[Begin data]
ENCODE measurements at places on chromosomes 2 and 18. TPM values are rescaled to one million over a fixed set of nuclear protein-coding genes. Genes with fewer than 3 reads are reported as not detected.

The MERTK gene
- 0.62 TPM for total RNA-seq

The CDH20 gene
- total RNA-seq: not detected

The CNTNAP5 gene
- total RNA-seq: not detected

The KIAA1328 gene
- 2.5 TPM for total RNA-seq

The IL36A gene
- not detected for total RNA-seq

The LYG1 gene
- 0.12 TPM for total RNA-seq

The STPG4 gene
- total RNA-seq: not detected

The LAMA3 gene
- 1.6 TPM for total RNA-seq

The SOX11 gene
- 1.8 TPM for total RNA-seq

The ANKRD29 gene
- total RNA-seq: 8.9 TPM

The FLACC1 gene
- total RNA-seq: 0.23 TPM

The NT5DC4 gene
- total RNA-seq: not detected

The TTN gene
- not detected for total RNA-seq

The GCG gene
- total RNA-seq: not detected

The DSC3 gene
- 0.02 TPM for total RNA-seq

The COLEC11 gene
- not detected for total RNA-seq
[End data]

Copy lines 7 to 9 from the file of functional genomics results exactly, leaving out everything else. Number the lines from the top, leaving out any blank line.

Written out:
- total RNA-seq: not detected

The KIAA1328 gene
- 2.5 TPM for total RNA-seq